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Russia Claims It Won't Cut Off Gas Supply To More EU Customers

Russia does not plan to stop natural gas supply to more customers in Europe, Kremlin spokesman Dmitry Peskov said on Thursday.

Customers that have refused to pay for gas under the new rules Russia has imposed are already cut off, and no new halts in supply are planned, Peskov told reporters at a regular briefing, as carried by Russian news agency TASS.

Russia has already stopped gas supply to Poland, Bulgaria, Finland, the Netherlands, and customers in Denmark and Germany that have refused to pay in rubles for gas. Russia wants the countries it considers "unfriendly" – the whole of the EU, its biggest gas customer, the U.S., and UK, and many other U.S. allies – to pay in rubles for gas. Some have refused, fearing that they would not have guarantees and saying the new currency demand is a breach of contracts the gas importers have with Russian gas giant Gazprom.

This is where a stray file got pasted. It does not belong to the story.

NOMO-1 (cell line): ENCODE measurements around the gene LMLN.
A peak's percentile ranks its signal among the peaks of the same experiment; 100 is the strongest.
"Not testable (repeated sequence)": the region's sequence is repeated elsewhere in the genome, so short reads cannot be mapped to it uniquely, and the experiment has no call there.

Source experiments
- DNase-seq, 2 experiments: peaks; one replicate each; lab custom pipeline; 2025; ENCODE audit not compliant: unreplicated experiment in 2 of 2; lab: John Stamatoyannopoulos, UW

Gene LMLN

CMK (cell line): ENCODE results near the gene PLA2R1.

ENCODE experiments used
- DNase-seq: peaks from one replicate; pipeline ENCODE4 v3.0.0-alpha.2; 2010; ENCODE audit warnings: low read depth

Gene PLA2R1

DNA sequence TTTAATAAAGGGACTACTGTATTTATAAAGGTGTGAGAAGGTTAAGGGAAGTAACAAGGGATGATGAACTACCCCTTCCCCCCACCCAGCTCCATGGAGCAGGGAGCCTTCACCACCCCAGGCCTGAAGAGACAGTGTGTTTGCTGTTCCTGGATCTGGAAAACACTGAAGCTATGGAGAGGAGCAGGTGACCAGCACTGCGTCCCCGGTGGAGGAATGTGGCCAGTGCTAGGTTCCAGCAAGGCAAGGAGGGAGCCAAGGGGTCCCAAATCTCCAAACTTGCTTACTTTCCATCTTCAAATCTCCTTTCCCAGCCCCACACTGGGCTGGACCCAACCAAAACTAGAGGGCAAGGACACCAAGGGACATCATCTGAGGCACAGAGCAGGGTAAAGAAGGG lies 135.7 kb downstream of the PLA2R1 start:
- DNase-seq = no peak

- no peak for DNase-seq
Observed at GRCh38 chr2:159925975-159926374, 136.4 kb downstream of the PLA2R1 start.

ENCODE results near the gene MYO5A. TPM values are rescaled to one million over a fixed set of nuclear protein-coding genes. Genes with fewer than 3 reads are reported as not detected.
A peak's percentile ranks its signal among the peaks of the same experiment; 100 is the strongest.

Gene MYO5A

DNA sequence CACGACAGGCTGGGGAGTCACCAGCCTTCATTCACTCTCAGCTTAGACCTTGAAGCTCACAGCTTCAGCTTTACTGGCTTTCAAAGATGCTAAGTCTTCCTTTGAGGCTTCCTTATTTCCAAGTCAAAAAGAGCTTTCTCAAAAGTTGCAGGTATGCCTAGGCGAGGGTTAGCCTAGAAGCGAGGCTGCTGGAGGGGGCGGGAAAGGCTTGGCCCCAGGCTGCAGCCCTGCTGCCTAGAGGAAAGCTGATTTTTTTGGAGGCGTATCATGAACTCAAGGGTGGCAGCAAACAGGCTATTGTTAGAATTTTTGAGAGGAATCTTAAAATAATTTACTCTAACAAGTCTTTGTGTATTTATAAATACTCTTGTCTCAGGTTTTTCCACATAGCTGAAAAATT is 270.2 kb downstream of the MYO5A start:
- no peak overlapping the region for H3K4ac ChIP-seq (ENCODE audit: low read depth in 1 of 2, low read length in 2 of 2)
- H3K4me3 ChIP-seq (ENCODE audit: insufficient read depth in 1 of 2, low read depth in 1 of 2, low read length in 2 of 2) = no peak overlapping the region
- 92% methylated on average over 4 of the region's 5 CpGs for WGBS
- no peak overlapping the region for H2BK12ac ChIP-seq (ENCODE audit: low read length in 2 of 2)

Speaking to reporters today, the Kremlin spokesman said that "the system is working, and it has been adjusted."

"Those who receive gas are already working under the new system as ordered by the president of Russia," Peskov was quoted as saying by TASS. 

By the middle of May, around two dozen European buyers of Russian gas had opened accounts at Russia's Gazprombank, designated by Vladimir Putin to process the ruble-for-gas payments that he demands from now on. Russia wants its gas to be paid in rubles via two accounts at Gazprombank—one in euros or U.S. dollars and the other one in rubles.

The EU has already agreed – after weeks of negotiations – to impose an embargo on seaborne imports of Russian oil by the end of the year. But sanctioning gas deliveries hasn't been proposed, yet, mostly because the biggest economies, including Germany and Italy, are dependent on Russian gas for around 40% of their consumption.

The EU is racing to buy and source LNG supply to replace as much Russian gas as possible, targeting to eliminate its dependence on Russia for gas by 2027.


By Charles Kennedy for Oilprice.com

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